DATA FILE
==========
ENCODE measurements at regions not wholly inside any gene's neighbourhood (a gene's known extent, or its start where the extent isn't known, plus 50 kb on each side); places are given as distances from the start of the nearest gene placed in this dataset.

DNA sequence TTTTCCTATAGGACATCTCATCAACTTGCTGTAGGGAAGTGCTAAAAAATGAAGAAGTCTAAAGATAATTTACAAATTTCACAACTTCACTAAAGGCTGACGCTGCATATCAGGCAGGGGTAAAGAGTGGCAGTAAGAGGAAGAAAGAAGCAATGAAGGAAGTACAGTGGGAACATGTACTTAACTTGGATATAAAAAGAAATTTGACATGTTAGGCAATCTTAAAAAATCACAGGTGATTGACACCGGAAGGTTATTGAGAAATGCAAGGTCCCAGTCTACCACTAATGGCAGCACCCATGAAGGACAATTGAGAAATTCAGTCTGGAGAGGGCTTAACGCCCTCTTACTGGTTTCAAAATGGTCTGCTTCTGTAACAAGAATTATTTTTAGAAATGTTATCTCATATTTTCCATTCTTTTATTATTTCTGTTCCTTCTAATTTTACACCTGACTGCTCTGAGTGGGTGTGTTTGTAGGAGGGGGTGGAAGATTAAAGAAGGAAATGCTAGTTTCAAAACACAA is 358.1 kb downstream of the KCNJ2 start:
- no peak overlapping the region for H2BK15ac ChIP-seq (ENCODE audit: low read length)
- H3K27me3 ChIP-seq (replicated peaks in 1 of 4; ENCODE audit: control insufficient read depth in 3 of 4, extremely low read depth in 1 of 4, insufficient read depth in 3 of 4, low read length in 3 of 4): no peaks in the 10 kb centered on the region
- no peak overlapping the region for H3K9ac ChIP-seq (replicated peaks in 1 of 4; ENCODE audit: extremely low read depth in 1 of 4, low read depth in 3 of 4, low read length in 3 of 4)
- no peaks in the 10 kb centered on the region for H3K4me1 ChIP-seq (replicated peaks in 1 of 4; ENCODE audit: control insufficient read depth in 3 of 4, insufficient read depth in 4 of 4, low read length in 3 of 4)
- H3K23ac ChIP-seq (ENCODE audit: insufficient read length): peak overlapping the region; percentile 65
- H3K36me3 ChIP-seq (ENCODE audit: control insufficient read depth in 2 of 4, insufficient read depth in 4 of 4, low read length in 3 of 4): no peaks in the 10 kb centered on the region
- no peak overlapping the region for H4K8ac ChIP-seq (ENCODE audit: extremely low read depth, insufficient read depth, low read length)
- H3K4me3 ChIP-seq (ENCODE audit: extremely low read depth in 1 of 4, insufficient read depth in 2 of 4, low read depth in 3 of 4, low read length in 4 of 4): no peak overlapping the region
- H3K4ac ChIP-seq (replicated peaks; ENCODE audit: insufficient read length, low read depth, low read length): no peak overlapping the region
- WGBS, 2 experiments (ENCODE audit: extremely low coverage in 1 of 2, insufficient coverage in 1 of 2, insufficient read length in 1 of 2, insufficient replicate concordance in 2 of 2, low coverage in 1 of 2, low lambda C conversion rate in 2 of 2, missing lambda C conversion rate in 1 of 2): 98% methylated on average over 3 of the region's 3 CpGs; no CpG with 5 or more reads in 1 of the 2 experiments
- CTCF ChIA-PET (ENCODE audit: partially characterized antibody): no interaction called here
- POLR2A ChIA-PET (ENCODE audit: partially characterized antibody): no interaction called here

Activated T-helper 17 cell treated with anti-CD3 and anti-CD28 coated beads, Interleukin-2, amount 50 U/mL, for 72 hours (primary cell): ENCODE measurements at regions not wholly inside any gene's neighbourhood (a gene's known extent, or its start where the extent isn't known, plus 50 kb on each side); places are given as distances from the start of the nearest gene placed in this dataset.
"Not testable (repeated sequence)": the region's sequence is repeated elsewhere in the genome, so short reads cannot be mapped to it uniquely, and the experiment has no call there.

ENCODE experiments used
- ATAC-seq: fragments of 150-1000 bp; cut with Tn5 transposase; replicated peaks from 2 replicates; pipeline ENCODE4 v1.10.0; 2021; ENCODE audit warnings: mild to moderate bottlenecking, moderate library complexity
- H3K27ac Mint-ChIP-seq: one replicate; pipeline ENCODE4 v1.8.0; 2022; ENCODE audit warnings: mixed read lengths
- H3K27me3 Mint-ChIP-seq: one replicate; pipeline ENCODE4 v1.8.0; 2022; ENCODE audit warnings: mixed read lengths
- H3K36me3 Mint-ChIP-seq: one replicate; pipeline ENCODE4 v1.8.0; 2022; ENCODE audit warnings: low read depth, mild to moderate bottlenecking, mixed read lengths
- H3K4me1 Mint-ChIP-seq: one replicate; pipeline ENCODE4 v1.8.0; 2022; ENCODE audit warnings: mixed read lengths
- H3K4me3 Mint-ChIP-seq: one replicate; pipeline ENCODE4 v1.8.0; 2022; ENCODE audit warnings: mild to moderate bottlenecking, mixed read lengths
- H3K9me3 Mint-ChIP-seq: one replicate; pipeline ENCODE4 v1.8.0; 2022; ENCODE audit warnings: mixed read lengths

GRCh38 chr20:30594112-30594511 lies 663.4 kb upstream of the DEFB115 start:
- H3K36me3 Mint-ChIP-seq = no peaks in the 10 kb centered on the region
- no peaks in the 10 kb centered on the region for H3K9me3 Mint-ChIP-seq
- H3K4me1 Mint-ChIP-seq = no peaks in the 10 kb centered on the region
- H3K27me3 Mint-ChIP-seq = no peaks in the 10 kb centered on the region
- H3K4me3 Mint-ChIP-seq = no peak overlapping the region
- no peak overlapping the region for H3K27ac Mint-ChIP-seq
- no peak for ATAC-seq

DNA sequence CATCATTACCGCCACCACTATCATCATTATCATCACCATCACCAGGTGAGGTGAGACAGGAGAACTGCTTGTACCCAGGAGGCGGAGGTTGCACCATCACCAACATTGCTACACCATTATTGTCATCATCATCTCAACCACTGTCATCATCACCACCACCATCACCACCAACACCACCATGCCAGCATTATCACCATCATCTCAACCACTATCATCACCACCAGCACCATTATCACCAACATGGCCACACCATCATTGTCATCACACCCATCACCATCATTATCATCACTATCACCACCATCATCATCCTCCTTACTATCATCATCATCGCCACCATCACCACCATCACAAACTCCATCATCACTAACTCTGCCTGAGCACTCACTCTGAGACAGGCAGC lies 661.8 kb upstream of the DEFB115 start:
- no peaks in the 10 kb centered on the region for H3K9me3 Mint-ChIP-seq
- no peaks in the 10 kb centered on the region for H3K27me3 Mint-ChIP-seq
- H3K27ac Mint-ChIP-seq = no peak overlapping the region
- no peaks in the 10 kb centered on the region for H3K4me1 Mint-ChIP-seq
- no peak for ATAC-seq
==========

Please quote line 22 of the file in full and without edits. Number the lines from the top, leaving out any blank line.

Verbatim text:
- H3K4me1 Mint-ChIP-seq: one replicate; pipeline ENCODE4 v1.8.0; 2022; ENCODE audit warnings: mixed read lengths